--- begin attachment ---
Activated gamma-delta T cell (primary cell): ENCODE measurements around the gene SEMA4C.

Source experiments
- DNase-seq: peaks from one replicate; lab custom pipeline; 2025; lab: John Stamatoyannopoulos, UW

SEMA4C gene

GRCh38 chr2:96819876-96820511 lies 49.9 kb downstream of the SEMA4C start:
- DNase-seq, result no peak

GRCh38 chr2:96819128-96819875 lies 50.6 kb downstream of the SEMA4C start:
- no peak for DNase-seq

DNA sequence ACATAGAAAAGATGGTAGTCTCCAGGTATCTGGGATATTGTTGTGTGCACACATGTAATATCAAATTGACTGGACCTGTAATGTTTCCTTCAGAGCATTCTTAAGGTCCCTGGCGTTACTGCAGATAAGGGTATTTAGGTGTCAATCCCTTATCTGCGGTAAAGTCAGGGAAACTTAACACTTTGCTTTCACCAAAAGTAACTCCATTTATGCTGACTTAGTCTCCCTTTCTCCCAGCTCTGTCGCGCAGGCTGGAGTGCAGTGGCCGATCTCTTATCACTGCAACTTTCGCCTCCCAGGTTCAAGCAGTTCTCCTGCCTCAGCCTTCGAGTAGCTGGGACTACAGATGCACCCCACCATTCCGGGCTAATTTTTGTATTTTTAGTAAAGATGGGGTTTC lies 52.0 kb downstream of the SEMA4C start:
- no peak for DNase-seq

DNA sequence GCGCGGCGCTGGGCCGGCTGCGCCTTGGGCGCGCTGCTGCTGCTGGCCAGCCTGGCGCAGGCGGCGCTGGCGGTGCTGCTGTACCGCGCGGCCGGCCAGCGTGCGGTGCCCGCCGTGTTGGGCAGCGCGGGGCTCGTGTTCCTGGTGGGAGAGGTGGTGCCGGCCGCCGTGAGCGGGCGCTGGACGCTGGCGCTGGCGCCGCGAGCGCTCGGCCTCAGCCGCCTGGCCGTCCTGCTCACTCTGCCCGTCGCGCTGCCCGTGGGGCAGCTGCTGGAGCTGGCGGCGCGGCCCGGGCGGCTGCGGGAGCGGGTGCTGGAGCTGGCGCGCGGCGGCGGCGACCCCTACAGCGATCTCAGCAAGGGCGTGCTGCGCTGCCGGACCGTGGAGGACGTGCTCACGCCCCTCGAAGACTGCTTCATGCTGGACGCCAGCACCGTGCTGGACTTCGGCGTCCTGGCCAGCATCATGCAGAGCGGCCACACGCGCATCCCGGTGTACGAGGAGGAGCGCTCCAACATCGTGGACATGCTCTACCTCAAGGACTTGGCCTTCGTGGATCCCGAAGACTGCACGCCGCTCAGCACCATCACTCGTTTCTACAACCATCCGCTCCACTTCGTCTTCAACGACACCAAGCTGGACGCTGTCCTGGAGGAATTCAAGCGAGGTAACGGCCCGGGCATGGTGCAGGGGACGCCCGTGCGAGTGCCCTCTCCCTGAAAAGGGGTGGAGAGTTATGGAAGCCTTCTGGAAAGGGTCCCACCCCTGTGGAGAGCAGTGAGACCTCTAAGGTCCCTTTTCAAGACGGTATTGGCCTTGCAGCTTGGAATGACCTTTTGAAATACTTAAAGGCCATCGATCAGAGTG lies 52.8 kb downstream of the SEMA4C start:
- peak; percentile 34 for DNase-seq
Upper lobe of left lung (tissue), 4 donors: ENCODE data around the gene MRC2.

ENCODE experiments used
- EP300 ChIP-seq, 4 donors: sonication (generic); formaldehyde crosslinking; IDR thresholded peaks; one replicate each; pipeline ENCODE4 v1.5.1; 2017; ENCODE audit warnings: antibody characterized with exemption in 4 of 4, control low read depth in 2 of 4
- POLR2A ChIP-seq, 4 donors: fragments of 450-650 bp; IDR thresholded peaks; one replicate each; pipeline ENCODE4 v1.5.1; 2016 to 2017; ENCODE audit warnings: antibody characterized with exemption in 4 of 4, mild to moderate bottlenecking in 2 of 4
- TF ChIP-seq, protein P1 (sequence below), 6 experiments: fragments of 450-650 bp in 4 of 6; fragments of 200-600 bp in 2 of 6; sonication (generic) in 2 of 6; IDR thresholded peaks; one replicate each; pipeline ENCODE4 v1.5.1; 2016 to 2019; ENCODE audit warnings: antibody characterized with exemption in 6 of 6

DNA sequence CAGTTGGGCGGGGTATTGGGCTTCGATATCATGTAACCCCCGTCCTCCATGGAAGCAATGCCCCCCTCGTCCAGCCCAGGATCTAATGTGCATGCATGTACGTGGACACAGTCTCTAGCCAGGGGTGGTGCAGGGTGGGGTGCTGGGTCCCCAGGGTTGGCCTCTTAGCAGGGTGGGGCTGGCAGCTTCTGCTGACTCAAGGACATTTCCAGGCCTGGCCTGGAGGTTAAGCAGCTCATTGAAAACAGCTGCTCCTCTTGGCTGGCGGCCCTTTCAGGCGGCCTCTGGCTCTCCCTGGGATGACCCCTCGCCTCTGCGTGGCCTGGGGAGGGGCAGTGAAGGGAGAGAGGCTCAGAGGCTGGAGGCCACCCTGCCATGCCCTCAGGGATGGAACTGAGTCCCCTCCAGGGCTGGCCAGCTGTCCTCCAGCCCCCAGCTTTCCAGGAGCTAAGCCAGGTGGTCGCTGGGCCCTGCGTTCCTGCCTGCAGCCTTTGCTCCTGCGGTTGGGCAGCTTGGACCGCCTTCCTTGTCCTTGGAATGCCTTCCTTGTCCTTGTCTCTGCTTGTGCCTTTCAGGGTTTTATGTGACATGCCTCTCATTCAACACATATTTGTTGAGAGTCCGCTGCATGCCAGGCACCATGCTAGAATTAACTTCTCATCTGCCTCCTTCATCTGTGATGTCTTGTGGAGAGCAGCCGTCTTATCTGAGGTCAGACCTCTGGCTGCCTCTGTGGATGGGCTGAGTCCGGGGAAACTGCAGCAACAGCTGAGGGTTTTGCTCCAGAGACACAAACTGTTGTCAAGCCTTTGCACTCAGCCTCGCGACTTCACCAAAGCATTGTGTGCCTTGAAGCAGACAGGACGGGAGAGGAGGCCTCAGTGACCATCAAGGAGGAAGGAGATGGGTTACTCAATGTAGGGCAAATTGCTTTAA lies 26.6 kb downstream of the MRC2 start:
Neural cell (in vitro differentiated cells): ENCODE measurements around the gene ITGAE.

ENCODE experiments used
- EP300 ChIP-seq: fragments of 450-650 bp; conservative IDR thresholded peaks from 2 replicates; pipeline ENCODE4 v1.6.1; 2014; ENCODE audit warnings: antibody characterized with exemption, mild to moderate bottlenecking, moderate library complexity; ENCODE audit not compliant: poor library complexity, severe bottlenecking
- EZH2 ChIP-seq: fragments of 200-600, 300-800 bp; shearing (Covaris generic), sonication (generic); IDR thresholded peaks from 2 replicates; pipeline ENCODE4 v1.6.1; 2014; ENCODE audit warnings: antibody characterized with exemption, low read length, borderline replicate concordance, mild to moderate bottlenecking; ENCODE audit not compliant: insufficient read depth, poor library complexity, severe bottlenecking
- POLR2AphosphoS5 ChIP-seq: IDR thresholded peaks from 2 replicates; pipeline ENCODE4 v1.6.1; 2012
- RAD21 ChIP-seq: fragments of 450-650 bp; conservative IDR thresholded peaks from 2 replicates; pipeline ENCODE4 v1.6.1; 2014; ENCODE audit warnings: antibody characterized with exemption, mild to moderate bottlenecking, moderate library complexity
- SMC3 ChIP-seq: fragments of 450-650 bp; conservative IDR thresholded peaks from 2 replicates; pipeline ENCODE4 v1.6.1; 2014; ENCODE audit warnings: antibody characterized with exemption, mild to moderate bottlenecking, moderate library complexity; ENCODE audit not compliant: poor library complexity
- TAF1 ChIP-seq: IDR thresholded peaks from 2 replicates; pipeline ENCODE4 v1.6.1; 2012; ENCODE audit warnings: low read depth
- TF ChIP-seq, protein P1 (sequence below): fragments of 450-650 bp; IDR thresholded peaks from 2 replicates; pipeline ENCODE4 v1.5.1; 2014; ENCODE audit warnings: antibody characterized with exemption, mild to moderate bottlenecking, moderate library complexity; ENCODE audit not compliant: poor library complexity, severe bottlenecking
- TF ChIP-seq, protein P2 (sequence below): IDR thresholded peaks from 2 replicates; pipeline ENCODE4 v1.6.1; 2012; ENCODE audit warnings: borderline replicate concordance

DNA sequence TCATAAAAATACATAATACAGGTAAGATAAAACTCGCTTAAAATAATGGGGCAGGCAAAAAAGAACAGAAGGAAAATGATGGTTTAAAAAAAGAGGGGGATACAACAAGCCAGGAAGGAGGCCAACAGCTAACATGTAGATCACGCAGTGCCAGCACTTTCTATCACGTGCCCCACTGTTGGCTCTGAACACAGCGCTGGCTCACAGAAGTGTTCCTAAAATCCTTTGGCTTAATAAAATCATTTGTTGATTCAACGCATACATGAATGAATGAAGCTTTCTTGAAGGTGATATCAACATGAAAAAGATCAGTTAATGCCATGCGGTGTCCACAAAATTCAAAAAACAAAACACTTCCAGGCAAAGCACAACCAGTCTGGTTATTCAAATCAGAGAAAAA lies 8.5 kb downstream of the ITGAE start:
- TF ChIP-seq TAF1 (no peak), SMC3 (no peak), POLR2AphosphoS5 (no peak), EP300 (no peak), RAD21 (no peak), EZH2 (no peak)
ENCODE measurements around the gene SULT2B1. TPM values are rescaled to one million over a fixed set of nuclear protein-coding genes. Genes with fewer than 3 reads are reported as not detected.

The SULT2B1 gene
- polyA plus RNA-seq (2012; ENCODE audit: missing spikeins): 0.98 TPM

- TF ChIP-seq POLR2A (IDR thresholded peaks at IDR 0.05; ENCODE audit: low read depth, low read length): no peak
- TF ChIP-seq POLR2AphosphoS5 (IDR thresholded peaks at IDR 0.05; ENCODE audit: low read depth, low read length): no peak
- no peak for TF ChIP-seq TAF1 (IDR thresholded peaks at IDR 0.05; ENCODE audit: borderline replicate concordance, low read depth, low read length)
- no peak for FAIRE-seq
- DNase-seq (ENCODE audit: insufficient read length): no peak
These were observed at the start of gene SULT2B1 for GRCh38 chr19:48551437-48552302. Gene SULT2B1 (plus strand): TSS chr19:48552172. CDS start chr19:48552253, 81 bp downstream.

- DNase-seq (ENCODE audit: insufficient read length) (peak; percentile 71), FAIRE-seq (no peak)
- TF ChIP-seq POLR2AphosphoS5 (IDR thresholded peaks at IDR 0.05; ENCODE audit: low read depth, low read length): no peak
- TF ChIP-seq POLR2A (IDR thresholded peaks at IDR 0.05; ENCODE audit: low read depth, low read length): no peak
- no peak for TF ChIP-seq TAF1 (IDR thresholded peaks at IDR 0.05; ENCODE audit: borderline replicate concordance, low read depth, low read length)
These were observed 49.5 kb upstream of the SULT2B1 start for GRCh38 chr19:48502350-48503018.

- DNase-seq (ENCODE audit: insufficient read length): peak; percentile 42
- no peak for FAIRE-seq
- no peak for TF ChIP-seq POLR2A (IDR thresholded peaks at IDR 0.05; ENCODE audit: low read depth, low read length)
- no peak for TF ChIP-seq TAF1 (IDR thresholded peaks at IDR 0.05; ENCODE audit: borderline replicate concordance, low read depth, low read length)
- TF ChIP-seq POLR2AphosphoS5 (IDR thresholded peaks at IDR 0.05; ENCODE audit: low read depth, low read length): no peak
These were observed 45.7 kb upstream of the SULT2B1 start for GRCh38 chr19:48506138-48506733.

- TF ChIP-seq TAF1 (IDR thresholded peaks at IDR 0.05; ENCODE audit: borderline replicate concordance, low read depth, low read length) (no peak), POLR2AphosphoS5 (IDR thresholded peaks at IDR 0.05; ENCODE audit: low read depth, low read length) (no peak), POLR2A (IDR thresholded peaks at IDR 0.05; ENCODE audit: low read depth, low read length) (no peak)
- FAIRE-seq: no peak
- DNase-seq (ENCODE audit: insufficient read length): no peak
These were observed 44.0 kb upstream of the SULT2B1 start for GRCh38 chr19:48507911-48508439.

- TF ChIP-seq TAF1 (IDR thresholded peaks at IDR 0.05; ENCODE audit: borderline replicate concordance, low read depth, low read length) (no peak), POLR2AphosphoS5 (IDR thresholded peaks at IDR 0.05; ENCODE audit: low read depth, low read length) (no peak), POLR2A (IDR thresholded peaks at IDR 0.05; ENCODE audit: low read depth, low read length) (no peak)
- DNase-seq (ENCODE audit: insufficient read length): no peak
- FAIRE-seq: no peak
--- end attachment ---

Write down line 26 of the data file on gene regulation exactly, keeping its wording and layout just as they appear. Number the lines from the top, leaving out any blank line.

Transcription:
- TAF1 ChIP-seq: IDR thresholded peaks from 2 replicates; pipeline ENCODE4 v1.6.1; 2012; ENCODE audit warnings: low read depth